Charlie Parker: A Night in Tunisia (1946)


A Night in Tunisia


Charlie Parker (alto sax)


Best of the Complete Savoy & Dial Studio Recordings (Savoy SVY 17120)

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Charlie Parker (alto sax), Miles Davis (trumpet), Lucky Thompson (tenor sax), Dodo Marmarosa (piano), Arvin Garrison (guitar), Vic McMillan (bass), Roy Porter (drums).

Composed by Dizzy Gillespie


Recorded: Radio Recorders, Hollywood, March 28, 1946


Rating: 100/100 (learn more)

Charlie Parker's alto break on his Dial recording of "A Night in Tunisia" lasts only seven seconds -- but it may be the most important jazz moment of the decade. The whole bebop revolution is crammed into this break: the off-the-cuff virtuosity, the rhythmic displacements, the defiance of pop music expectations, and, above all, the declaration of bebop as a progressive artistic movement in which such radical gestures possessed their own intrinsic validity. This is shock-and-awe jazz, and it sounds just as breathtaking today as it did back in 1946. The song continues after this extraordinary moment -- indeed, the solos have just started -- but everything now is anticlimactic. Bird has just shown how far ahead he is of everyone else in the studio, including Miles Davis (age 19), who has the unenviable job of following the alto solo. A remarkable performance even by the Everest-high standards set by Parker in his earlier work.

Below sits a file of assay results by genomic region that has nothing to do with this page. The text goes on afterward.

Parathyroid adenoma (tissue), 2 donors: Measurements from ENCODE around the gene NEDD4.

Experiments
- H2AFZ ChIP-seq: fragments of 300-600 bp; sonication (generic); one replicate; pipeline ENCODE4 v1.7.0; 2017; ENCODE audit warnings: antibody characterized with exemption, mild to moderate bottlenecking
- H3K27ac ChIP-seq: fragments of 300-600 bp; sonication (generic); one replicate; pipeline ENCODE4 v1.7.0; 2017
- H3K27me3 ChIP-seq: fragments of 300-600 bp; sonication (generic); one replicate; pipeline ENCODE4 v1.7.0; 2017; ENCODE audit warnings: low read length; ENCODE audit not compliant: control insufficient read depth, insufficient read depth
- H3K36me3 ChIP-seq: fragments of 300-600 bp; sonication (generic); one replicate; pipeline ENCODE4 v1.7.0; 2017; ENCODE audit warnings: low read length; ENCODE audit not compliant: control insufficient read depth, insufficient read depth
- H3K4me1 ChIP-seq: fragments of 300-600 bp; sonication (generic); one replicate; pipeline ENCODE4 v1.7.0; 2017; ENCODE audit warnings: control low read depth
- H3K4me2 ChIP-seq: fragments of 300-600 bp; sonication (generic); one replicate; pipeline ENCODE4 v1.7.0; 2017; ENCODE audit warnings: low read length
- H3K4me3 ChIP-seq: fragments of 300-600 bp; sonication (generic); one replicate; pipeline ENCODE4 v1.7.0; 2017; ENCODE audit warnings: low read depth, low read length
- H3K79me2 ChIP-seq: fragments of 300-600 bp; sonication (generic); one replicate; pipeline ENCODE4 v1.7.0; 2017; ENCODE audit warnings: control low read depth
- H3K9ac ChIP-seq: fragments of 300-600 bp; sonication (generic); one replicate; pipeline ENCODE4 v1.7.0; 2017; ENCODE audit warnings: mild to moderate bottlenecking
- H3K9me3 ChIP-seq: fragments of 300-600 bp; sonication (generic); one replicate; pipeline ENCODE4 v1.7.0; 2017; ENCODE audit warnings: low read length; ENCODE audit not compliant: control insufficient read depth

Reviewer: Ted Gioia

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  • 1 Joe Woo // Mar 11, 2008 at 02:28 PM
    I think you're right Ted. One of the most important jazz moments ever!